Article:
While many in India are skeptical of borrowing from West (and especially America), we should look at the system that was able to elect "self-made" persons like Bill Clinton and Barrack Obama as President. (The emphasis here is on "self-made".) Same can be said about the election of "self-made" Bobby Jindal and Niiki Haley (both of Indian origin) as governors of Southern statesin the USA. It seems to be much rarer in the Indian system.

So the bill I think that can make this happen is a bill which forces all recognized parties to have primary elections to decide who is their candidate in the main election. Currently, the decisions are made by high-commands of various parties and one has to suck up to them (and not to the people) and/or be connected to them to become a party candidate. (It is almost impossible to win elections as an independent; and making a new party from scratch is extremely hard. There are of course exceptions.)

Jai_C said...

agree with Chitta B.

I suspect the war on corruption will just go the way of recent wars on other abstract nouns.

I'm also concerned abt the vast powers sought to be vested in the LokPal.

Lastly I am not a fan of violent agitation and by my (perhaps overly strict) definition taking one's own life is also violence.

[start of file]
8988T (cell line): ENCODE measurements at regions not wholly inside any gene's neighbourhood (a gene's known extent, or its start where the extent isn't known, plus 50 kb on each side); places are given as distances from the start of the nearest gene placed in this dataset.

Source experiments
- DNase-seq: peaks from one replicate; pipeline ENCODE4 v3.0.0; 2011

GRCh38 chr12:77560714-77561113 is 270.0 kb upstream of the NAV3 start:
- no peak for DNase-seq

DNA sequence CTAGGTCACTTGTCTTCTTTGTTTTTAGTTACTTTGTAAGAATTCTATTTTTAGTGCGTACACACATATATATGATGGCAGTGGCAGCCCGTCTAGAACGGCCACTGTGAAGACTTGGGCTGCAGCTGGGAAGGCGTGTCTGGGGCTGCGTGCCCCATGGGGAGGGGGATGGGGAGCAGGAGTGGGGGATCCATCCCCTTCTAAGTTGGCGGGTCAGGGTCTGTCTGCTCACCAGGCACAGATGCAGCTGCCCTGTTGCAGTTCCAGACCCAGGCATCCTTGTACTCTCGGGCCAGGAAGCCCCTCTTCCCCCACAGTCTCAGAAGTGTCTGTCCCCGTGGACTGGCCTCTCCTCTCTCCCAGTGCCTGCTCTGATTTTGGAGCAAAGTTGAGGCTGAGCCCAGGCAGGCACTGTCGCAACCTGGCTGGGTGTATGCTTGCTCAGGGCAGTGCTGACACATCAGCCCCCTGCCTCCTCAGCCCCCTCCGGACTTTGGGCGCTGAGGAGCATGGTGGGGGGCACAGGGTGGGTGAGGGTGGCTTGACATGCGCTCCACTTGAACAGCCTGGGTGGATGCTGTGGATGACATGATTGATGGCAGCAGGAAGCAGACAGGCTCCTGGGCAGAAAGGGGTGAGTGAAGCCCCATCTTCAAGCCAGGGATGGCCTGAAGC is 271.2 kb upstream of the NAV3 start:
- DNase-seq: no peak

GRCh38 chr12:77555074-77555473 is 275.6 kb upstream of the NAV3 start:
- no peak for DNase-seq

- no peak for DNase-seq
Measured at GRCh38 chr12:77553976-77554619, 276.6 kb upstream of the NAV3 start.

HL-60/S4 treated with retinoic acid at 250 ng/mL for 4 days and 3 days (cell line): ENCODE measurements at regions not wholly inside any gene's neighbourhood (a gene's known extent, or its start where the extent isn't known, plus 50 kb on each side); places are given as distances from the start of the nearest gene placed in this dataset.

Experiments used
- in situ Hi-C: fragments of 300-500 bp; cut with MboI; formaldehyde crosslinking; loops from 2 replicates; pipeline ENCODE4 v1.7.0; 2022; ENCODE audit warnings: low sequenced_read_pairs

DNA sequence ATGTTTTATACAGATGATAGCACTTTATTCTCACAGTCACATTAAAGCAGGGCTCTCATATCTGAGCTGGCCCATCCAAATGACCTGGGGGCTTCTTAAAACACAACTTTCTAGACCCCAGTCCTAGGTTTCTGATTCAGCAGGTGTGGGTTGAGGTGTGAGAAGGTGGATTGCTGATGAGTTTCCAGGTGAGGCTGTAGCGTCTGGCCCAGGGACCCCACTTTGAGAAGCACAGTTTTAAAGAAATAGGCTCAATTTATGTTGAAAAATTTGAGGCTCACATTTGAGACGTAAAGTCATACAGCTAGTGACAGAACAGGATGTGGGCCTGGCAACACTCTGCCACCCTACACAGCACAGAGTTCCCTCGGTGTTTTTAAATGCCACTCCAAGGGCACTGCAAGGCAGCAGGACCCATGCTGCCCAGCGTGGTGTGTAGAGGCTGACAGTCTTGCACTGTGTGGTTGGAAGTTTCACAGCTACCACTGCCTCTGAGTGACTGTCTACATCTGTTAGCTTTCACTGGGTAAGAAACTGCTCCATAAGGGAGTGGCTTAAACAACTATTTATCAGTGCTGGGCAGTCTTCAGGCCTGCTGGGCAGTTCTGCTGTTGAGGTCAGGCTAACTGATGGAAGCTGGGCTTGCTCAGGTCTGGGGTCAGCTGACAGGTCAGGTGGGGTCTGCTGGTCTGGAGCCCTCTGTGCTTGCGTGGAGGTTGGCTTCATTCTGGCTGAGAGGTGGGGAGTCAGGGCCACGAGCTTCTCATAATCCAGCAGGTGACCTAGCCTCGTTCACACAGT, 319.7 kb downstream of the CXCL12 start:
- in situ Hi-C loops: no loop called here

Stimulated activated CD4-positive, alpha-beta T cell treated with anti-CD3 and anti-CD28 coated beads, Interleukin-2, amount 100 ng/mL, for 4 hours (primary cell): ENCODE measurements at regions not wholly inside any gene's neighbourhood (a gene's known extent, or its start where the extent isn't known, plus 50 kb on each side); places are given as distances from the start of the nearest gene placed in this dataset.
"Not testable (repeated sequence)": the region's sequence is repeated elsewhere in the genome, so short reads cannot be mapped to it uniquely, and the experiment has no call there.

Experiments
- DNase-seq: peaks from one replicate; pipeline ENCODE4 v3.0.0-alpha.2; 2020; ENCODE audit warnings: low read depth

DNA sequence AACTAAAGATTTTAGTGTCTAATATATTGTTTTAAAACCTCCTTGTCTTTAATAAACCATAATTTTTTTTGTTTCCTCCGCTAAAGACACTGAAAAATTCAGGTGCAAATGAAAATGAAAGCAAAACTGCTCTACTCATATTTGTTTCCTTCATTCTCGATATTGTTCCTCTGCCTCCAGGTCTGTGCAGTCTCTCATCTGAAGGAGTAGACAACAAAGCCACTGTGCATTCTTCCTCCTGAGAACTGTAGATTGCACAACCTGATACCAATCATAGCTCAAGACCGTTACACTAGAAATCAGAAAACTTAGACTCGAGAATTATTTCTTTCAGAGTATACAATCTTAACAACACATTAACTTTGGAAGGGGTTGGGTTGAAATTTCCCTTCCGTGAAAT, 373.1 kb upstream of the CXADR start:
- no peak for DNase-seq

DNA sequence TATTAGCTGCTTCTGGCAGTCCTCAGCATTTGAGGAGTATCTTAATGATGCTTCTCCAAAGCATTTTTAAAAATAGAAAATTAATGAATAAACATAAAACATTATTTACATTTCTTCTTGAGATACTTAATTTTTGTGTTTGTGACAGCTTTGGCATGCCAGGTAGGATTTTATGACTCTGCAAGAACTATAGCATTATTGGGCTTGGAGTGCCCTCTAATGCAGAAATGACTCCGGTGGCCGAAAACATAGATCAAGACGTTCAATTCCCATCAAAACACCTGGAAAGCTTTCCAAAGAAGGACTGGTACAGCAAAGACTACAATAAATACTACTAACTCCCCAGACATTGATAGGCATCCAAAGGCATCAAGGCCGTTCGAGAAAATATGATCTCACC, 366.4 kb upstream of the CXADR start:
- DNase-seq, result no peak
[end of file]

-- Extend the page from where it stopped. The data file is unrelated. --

I am extremely concerned abt the cancer of corruption and would prefer Anna H over most of the politicians anyday.

It may sound weird to note then that if the govt had not blinked and Anna H had passed on, I would have held Anna H responsible for that death- not the govt.


prastham said...

For your four concerns,

-One has to be woken up from slumber (this event did) and consciousness would prevail.

-People, eventually are educated, concerning and wise; politicians are not.

-Tools are a fad, yes, but information is not. Participation comes from knowledge. On the street or in the house doesn't matter. Opinion does.

-That's because the 'unclean' think the 'mai baap' politicos can help them get away. Clean up the trash and the stink doesn't spread.

What we need are people to look up to and the right means to adopt. Even if the country doesn't change, i'm happy seeing a new generation inspired.

Madhat said...

"I worry that this victory by Hazare will subtly persuade people that these tools can indeed be such a substitute."

Agree that there is no substitute for offline engagement but online engagement serves as a means to connect, publicize and engage people, which _can_ translate to offline action.